Continuing our Aulstralian theme, Aussie Martin Roth has agreed to do a “Books and Blogs” interview exclusivly for this humble web site. Martin is a full-time freelance writer concentrating on business and finance. He is the author of a dozen or so business books in his native land. His blog, however, reflects his Christian thinking rather than his “day job.”
He has written one Christian book, “Living Water to Light the Journey”, published in 1999. It’s an analysis of culture and society from a Christian perspective, as well as an account of his own journey – via Zen Buddhism – to Christianity. It’s out of print now, but readers can get it online at Martin’s web page.
Here are Martin’s answers to the usual ten questions:
1. How did you get interested in blogging and when did you start?
At some point last year I became an avid fan of AndrewSullivan.com, and thought I’d like to try something like that, commenting on the news from a Christian perspective. I didn’t know then that there were other bloggers doing that already, such as JunkYardBlog. I started in April this year.
2. Do you see yourself as a “linker” or a “thinker” or both?
When I started I aimed to be both. But I soon found I just didn’t have the time needed to keep finding interesting stuff to link to, so now I like to think of myself as a thinker, providing a regular commentary.
3. Were/are you interested in blogging as a way to promote your book/other writing?
I’m not trying to promote my book, because it’s no longer on sale (and in any case, was only on sale here in Australia, and I find most readers of my website are in America). But I love writing and commenting on the news, and I feel the Christian perspective on world affairs is often not adequately promoted, so I’m keen to push my writing and my regular commentaries.
4. How has blogging affected/impacted your writing (style, content, skill, etc.)?
I’ve worked as a reporter on daily newspapers, so I’m used to writing fast and to the point, and that’s what you need for blogging. I don’t feel that regular blogging has had any influence on my style. But for someone without my journalism background I would recommend regular blogging as a way to develop discipline and writing skills.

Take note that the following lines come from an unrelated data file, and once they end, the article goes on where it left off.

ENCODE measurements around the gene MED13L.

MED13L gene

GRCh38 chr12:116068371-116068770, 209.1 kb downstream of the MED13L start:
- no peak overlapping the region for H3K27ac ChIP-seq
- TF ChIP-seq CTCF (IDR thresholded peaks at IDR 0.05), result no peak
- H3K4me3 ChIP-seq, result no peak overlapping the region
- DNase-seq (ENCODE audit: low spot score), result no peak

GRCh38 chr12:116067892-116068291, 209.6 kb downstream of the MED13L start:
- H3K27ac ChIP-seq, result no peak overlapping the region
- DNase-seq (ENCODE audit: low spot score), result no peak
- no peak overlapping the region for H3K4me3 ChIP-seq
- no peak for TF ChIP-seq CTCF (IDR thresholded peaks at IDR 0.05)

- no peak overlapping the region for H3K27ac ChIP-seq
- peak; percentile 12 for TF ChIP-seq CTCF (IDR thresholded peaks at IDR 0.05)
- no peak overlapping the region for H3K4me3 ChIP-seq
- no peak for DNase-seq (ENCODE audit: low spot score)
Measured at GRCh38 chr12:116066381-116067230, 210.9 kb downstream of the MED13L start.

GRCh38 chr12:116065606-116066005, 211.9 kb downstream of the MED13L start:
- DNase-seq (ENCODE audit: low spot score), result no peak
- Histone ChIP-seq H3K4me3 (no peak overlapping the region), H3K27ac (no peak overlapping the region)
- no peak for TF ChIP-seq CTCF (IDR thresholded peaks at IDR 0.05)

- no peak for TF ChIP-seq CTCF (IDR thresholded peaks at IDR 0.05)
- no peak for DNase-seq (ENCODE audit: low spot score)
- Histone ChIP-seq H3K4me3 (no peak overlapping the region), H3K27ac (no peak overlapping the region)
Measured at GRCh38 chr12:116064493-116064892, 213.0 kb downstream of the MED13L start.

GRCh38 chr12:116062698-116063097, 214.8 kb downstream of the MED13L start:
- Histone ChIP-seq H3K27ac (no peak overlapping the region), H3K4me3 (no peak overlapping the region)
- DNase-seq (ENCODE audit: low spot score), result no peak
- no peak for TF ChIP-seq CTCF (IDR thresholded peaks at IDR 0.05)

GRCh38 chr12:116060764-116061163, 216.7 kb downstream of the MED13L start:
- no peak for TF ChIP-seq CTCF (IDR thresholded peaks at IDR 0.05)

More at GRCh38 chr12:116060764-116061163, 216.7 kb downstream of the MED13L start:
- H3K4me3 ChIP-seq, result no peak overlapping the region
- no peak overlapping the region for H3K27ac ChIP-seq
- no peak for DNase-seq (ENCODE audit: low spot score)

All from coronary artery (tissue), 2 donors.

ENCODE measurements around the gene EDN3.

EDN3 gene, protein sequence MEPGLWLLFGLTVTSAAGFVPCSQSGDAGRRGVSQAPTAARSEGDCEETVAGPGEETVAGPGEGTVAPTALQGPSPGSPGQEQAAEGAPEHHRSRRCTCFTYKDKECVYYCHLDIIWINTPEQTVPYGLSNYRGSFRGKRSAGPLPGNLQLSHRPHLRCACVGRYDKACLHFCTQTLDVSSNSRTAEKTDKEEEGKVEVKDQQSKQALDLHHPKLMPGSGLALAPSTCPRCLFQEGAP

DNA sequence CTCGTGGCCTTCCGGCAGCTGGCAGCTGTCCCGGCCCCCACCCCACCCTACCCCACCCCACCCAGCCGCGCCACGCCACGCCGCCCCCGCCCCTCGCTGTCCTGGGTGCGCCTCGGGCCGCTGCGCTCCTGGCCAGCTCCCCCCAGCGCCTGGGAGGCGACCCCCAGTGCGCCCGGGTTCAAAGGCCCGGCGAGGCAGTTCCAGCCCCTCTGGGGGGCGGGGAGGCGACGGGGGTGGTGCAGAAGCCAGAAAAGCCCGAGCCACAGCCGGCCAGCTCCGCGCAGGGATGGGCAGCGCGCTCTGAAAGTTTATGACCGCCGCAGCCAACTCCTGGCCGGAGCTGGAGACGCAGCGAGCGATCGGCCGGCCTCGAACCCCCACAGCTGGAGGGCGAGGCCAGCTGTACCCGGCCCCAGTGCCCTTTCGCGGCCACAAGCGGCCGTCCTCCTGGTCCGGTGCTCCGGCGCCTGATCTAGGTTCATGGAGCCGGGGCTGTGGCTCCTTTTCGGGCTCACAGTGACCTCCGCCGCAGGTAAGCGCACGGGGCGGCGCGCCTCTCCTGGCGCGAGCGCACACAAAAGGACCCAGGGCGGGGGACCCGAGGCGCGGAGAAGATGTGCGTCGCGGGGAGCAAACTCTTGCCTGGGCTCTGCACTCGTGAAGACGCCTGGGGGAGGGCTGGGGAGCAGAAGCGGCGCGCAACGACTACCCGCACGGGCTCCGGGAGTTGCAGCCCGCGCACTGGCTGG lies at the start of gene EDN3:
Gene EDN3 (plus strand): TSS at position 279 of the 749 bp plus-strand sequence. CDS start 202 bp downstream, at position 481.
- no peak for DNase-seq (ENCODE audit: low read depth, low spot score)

5. Has your blog helped promote your work as an author? (book sales, freelance work, etc.)
I wish it had, but no sign of that.
6. Do you have another book planned? If so describe . . .
I’m concerned that we are moving away from our reliance on the stories of the Bible as the bedrock of our culture. The story of the Good Samaritan is an example. It used to be that you always tried to help a stranger in trouble. Not any more. I’ve prepared quite a detailed outline for a book on this topic, and entered it last year for a literary scholarship being offered here in Australia by a Christian group. From hundreds of entries I came second. The winner got a $10,000 book-writing award. The second-place getter (me) got a laminated certificate. So the book remains in the outline stage.
7. Who are your favorite blog writers?
There are lots, and as with tasty desserts you have to limit yourself. So right now the only two I read every day are Andrew Sullivan and Tim Blair.
8. Who are some of your favorite non-bloggers?
Try crikey.com a local combination of the British “Private Eye” magazine (gossip, scandal and whistle-blowing) and the American “Drudge Report”.
9. Name one person who doesn’t have a blog but should get one.
10. Where do you see blogs going? Is it a fad or a trend?
It’s hard work to do well. If the best bloggers don’t somehow start making
money from their efforts I wonder how long they’ll keep at it.